Mosesian Center Hosts Musical Celebration of Exoplanet Science With Harvard Astrophysicist

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The following announcement was provided by Multiverse Concert Series:

Multiverse Concert Series presents their newest album by composer Dr. David Ibbett, Octave of Light, in an album release tour fusing classical music with EDM and the science of exoplanets.

This project is a musical celebration of exoplanet science created in collaboration with Roy Gould of the Harvard-Smithsonian Center for Astrophysics. Too small to be seen directly, most exoplanets are detected as shadows across their parent star. By analyzing these shadows, David has sonified (light->sound) their spectra into a musical language of molecules and exoplanets.

Multiverse Concert Series presents their newest album by composer Dr. David Ibbett, Octave of Light, in an album release tour fusing classical music with EDM and the science of exoplanets.

WITH GUEST ASTROPHYSICISTS: Natalia Guerrero, University of Florida. Ryan Cloutier, Harvard-Smithsonian Center for Astrophysics Over 4,000 exoplanets have been discovered – are any home to life? Composer David Ibbett explores this crucial question in his debut album, Octave of Light, featuring soprano Beth Sterling, violinist Sophie Wang, and the composer on piano/electronics.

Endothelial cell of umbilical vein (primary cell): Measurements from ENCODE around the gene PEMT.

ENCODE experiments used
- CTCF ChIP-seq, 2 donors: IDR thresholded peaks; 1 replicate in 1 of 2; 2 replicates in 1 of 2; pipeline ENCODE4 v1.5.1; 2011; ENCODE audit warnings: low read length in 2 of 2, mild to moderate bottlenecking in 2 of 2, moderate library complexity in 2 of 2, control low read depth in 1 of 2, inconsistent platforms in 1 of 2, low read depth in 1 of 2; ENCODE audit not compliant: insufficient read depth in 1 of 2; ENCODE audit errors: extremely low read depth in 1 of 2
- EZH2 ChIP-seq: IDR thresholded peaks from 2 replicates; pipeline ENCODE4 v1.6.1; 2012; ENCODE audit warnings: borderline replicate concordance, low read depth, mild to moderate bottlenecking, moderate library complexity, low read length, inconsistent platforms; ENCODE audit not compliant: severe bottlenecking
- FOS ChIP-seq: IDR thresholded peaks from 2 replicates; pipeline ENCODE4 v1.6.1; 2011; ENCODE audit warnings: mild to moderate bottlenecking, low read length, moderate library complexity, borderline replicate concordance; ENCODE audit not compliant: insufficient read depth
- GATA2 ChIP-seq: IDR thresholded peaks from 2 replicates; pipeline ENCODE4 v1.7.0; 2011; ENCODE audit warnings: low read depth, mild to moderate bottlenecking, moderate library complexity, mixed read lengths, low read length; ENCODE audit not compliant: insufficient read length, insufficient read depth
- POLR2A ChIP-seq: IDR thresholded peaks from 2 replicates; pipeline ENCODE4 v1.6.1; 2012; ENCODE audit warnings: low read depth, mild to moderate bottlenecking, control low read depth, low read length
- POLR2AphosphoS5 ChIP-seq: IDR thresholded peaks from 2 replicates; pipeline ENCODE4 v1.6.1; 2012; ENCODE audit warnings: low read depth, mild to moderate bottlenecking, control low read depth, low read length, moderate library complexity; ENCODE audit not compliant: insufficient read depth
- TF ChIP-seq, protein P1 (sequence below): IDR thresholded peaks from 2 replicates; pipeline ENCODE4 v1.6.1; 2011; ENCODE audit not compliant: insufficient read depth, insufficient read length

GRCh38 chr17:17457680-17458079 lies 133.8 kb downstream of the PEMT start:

This one of a kind project is a musical celebration of exoplanet science, created in collaboration with Roy Gould of the Harvard-Smithsonian Center for Astrophysics. Too small to be seen directly, most exoplanets are detected as shadows across their parent star. By analyzing these shadows, David has sonified (light->sound) their spectra into a musical language of molecules and exoplanets.

Will these chemical combinations be the key to discovering life on another world? Join us for an evening interweaving music, live lectures and shared discovery.

Multiverse Concert Series Presents:
The Octave of Light Album Release Tour
November 18th, 2021 at 7:30 PM
Mosesian Arts Center, Watertown, MA

For tickets click here

Click here to visit the Multiverse Concert Series website and sample music.

Biographies